4 minutes

The progressive adaptation to the Water Framework Directive (2000/60/CE) is imposing more and more strict parameters for water derivation authorities, who sooner or later will have to adapt and guarantee the release of ecological flow to achieve good status of surface watercourses. Although the ecological flow also refers to the concepts of quality and duration of a certain flow, the quantitative aspect (which in a nutshell is described by the inequation DE ≥ DMV) appears to be dominant, also in light of global trends that are increasingly jeopardising the very availability of water resources.

We talk about:

  • increase in drought events and their magnitude, as a consequence of the climate crisis the planet is going through;
  • growing increase in our water consumption (domestic, agricultural and industrial): it is estimated that by 2050 demand could increase by up to 33% [1].

These elements contribute to the loss of wetland habitats, as well as animal and plant species, and to the imbalance in the provision of Ecosystem Services by water bodies.

Biodiversity loss is a consequence of pressures on aquatic ecosystems. Covering less than 1% of the world’s land area, freshwater ecosystems are true biodiversity hotspots, hosting about 10% of all known species worldwide [2]. Nevertheless, it is estimated that the world’s wetlands have shrunk by about 70% during the 20th century [3]. According to the IUCN European Red List of Habitats [4], the most significant and devastating threats to these habitats are related to human activities, including water abstraction.

The imbalance instead derives from the fact that any derivation imposes missed opportunities on other potential users. This may be the case – for example – of derivations for hydroelectric purposes: projects that are often criticised due to the strong alterations to the hydrological regime of watercourses, which in natural conditions could instead provide various other services (often recreational).

The decision to enforce the ecological flow downstream of the derivations, which from a quantitative point of view increases – almost everywhere – of the current minimum vital flow, seems therefore correct. A flow value calculated on a purely hydrological basis cannot guarantee a correct balance in the provision of services, much less – if it is too low – the conservation of aquatic ecosystems capable of providing these services.

Among the subjects that will have to deal with this problem, there are the consorzi di bonifica (Italian public bodies dedicated to the management and improvement of water plants). In fact, their large derivations are functional for public interest purposes such as the permanence of irrigated plain areas with an agricultural vocation. A study conducted by Etifor for the Consorzio di Bonifica Piave shows how, in parallel with the irrigation service, other Ecosystem Services linked to the very existence of consorzio derivations are to be considered of “public interest”. Evaluated and weighed from an economic point of view, services such as groundwater recharge, water purification, habitat supply, carbon fixation, aesthetic-landscape service and tourism-recreational service can also be compared with those of irrigation or hydroelectric supply, which might appear as more important because they are part of the traditional market.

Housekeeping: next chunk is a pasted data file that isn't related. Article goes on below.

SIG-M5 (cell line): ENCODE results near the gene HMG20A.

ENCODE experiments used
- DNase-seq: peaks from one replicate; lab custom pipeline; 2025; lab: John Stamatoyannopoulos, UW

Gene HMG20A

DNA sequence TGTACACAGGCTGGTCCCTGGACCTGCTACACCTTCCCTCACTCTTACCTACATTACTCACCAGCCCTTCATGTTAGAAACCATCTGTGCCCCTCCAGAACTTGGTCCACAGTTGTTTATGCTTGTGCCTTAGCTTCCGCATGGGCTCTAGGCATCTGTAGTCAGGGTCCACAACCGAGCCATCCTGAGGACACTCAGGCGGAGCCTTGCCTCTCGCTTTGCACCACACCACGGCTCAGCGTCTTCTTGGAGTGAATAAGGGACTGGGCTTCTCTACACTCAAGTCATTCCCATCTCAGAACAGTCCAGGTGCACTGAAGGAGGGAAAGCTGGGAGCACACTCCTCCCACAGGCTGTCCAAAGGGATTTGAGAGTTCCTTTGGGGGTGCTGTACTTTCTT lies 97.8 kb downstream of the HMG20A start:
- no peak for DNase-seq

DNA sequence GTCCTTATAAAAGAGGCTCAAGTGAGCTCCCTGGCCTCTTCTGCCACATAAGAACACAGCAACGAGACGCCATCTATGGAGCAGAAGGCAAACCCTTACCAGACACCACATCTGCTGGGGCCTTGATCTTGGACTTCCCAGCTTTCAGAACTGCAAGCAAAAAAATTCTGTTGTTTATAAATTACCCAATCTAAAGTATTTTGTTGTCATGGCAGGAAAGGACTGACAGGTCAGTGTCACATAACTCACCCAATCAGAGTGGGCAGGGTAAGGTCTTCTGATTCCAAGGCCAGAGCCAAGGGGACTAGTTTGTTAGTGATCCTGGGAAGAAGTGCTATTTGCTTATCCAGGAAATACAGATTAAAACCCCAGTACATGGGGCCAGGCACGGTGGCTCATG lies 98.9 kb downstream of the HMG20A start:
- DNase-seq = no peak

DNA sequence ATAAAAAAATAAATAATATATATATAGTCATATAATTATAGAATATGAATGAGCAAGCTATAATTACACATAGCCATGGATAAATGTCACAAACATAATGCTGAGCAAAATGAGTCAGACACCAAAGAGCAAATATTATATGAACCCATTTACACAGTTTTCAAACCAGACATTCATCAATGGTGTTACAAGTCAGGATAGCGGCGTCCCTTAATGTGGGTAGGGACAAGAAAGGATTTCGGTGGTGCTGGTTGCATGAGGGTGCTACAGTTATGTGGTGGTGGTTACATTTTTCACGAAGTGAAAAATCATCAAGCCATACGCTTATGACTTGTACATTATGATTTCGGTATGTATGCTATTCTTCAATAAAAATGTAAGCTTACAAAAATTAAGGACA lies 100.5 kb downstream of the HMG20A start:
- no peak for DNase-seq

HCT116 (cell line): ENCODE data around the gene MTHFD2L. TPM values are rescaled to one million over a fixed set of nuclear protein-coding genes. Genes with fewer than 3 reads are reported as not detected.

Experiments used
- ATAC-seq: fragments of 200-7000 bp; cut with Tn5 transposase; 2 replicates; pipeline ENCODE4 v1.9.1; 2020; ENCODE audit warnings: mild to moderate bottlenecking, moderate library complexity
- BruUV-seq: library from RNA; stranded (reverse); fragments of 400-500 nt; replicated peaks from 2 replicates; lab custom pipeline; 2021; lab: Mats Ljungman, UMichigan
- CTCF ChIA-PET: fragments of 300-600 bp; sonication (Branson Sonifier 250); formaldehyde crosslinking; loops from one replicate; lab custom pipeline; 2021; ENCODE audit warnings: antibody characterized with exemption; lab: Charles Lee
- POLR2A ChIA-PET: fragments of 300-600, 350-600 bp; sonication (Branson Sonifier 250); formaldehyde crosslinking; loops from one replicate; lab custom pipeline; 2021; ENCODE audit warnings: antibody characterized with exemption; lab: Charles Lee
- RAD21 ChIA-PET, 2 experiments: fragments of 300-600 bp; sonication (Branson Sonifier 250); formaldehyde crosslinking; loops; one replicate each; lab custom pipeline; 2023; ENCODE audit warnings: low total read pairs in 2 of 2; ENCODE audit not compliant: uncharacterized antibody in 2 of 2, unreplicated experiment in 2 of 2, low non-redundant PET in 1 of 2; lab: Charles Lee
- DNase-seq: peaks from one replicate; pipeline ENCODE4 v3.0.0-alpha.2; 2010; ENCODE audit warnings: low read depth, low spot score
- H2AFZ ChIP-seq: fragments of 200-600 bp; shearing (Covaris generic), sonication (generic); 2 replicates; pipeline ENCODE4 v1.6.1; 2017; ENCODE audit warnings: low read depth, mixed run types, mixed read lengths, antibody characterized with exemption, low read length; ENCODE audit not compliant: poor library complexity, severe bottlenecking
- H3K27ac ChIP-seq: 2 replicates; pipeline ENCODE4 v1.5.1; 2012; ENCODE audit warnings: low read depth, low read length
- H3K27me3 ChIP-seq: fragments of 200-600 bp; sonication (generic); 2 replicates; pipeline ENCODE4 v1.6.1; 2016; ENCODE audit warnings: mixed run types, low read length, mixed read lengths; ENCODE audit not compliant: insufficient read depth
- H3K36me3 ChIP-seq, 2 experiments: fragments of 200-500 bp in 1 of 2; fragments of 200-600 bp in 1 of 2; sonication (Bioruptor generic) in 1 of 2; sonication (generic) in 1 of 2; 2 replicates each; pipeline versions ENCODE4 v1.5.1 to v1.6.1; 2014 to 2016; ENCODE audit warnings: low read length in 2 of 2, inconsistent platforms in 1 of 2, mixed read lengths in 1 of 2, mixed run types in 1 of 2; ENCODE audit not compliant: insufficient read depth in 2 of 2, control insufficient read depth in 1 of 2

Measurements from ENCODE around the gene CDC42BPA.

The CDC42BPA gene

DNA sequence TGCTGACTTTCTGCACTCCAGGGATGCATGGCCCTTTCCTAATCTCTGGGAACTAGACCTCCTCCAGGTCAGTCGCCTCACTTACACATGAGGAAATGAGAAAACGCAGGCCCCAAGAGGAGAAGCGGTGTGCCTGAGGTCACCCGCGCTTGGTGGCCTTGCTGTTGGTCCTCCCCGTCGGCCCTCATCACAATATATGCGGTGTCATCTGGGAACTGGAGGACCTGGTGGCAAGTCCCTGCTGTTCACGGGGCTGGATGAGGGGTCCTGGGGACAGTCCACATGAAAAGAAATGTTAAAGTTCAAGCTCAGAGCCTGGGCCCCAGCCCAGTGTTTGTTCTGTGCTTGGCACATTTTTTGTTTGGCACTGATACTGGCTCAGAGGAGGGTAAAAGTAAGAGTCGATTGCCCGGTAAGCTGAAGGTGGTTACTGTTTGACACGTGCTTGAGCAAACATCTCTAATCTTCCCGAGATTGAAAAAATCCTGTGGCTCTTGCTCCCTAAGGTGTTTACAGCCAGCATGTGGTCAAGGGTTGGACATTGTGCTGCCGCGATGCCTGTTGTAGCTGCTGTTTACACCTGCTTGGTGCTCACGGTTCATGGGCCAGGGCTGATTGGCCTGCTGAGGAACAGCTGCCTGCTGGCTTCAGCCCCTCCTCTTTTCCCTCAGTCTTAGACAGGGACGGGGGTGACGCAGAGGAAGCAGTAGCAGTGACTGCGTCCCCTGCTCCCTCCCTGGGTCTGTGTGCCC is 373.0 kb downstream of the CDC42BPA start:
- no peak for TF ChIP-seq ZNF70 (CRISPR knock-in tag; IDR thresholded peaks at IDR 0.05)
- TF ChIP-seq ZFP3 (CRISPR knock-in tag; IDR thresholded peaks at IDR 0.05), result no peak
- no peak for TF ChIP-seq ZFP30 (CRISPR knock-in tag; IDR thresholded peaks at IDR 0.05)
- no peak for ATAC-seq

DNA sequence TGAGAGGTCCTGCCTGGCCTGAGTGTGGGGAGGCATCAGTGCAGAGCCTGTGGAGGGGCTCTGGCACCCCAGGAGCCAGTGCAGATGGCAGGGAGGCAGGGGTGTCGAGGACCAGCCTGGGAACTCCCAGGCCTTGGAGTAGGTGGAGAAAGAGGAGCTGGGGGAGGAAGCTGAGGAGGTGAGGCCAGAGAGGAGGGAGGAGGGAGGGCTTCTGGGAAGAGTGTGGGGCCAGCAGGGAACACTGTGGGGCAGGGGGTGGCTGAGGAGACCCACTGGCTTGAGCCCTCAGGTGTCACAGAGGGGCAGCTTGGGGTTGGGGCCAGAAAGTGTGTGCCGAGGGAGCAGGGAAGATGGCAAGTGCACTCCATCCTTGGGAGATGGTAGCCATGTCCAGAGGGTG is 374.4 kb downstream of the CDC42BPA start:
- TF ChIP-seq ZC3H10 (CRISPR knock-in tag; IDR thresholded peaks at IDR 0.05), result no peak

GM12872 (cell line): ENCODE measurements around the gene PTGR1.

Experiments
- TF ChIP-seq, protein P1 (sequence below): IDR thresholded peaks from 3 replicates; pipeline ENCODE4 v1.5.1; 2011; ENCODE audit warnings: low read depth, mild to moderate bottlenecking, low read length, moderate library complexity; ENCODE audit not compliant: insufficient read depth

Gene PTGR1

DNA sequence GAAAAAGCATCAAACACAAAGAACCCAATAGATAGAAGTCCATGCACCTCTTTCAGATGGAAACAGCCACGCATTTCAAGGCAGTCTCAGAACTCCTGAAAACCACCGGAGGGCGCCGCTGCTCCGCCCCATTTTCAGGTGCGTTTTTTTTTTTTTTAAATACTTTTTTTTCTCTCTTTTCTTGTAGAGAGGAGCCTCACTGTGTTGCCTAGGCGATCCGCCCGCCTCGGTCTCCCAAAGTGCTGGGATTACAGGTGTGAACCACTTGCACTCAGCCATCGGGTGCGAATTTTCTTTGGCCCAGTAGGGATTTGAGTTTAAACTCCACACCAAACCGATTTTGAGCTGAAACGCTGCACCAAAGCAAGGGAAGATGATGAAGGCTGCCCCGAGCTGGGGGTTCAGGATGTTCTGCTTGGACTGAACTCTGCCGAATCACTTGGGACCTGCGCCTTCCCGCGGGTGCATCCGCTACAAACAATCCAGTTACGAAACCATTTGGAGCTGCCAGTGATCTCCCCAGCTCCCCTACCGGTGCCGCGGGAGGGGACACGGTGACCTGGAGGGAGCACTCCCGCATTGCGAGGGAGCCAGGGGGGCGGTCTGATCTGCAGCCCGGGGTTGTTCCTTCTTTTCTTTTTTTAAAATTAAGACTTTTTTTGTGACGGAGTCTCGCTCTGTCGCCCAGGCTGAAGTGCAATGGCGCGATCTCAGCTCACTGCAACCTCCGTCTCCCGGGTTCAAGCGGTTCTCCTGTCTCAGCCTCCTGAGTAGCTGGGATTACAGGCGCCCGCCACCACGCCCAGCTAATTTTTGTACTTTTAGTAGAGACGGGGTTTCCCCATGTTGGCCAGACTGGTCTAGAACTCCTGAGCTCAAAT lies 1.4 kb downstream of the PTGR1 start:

If we imagine also evaluating the other side of the coin, i.e. the community benefits due to the reduction/zeroing of large derivations (with consequent improvement of the river ecosystem), then the results could be compared to verify which use of surface water can bring balance in the provision of Ecosystem Services. The assessment of Ecosystem Services can thus benefit the definition of ecological flow, complementing river habitat modelling with a full recognition of the services provided to all territorial actors involved.

Ecological flow and Ecosystem Services: how can we ensure a BALANCE?


[1] P. Burek et al., “Water Futures and Solution. Fast Track Initiative,” Water Futur. Solut., no. May, pp. 1–113, 2016, [Online]. Available: http://pure.iiasa.ac.at/id/eprint/13008/1/WP-16-006.pdf.

[2] D. L. Strayer and D. Dudgeon, “Freshwater biodiversity conservation: Recent progress and future challenges,” J. North Am. Benthol. Soc., vol. 29, no. 1, pp. 344–358, 2010, doi: 10.1899/08-171.1.

[3] N. C. Davidson, “How much wetland has the world lost? Long-term and recent trends in global wetland area,” Mar. Freshw. Res., vol. 65, no. 10, pp. 934–941, 2014, doi: 10.1071/MF14173.

[4] N. A. Cox and H. J. Temple, European Red List of Habitats. Part 2. Terrestrial and freshwater habitats. 2009.